Bjoern Werner is the perfect example of a “tweener” DE. At 6’4 and barely 260lbs, he’d be considered light for the 4-3 DE spot. He will likely be worked out at LB at the Combine, and could be appealing to teams that utilize the 3-4 and are in need of an OLB. With that said, there are plenty of examples of DE’s in Werner’s height/weight range that have had great careers in the 4-3.
When I popped in Werner’s film, I wanted to see the following things: First, how quick is he? I’m not overly concerned with how fast a DE is. But if he has top-end quickness, he’s got a shot to be a good pass rusher. Remember: A DE doesn’t have to run 40 yards to get to the QB. The quick, sudden athlete is preferred when projecting a pass rusher. Second, what kind of body does he have? Does he have long arms, or is he on the stocky side? A pass rushing DE has to be able to fend off the 34 to 35 inch arms of the opposing LT. If a DE has a stocky build, he’s less likely to be effective. Third, does he play to the whistle? A DE has to have a non-stop motor. He has to be going full speed from snap to whistle. Time and time again, the DE that continues to hustle and never stops pursuing the QB or ball carrier is the player that either makes the sack, TFL, or creates a turnover. If a player is loafing or taking plays off, they must be immediately downgraded. Finally, are they a one trick pony? Do they rely on the same pass rush move every time? Elite college DE’s can get by with one unblockable pass rushing move. Whether it’s a bull rush, rip, or flat out speed to the edge, a DE with one, and only one, pass rushing move will struggle on the next level. Pro linemen learn tendencies, and neutralize them, after a few days of film study. It’s the prospect that shows diversity in the way that they get to the QB that has a chance to be a top-level player in the NFL.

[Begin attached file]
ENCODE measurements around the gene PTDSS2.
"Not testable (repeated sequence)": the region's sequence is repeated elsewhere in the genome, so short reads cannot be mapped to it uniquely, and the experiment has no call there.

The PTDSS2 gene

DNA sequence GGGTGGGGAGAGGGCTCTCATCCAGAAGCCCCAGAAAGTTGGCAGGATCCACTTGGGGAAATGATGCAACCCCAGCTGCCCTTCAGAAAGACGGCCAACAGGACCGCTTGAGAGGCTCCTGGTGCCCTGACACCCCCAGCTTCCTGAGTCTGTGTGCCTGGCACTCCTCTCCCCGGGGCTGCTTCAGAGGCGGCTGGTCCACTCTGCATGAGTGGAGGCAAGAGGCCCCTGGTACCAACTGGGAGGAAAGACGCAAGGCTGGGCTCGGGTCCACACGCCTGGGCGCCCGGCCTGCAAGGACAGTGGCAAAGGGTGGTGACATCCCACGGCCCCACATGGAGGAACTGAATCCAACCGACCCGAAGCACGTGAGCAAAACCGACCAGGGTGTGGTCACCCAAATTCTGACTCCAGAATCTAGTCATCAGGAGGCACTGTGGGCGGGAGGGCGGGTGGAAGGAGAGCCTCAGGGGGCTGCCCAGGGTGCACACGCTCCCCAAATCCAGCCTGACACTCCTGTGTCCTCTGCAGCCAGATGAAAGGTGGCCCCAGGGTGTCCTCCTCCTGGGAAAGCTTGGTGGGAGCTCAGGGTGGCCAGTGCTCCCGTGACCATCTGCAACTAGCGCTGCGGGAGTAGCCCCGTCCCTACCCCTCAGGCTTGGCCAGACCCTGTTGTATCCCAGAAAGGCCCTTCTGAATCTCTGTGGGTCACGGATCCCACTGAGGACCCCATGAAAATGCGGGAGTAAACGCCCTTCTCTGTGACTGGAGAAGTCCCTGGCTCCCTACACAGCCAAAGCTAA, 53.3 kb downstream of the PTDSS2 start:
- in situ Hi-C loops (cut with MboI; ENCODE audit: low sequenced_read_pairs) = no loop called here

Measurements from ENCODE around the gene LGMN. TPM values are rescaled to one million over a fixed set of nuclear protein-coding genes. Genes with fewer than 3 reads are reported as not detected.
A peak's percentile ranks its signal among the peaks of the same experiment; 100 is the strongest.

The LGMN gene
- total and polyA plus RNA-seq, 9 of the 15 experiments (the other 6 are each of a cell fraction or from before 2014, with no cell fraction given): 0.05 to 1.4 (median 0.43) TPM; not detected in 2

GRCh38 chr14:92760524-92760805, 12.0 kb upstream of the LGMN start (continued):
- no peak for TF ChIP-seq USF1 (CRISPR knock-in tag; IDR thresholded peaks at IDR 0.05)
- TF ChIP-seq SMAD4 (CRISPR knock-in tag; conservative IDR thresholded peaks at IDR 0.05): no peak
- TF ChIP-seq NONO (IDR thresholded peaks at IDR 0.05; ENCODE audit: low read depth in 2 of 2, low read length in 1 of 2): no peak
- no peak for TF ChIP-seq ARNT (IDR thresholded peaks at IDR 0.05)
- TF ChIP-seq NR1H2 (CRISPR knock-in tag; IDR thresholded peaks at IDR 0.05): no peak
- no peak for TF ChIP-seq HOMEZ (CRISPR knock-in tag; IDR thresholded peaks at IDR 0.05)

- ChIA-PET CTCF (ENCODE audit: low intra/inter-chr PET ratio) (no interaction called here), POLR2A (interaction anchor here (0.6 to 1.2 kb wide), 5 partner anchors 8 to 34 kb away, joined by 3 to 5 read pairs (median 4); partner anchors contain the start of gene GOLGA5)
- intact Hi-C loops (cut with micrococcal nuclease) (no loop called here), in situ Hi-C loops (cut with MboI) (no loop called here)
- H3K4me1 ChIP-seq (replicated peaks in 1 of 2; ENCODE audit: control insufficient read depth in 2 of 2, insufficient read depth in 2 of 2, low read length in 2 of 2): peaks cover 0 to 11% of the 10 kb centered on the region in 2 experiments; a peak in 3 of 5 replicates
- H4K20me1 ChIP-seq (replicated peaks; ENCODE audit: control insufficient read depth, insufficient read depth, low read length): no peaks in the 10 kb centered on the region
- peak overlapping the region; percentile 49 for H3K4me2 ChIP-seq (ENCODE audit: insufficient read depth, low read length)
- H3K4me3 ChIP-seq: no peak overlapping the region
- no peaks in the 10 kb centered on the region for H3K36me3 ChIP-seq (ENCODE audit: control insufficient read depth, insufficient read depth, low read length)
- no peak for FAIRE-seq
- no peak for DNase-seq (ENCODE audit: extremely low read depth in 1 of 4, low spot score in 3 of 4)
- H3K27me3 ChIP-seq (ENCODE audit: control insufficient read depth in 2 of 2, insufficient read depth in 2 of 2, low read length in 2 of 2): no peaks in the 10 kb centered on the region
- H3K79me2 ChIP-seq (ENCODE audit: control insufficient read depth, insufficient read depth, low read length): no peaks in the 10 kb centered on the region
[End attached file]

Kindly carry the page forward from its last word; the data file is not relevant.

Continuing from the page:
So how did Werner fair against Wake Forrest? I decided to breakdown each category listed above:
The one thing that immediately jumped out at me was how quick Werner is.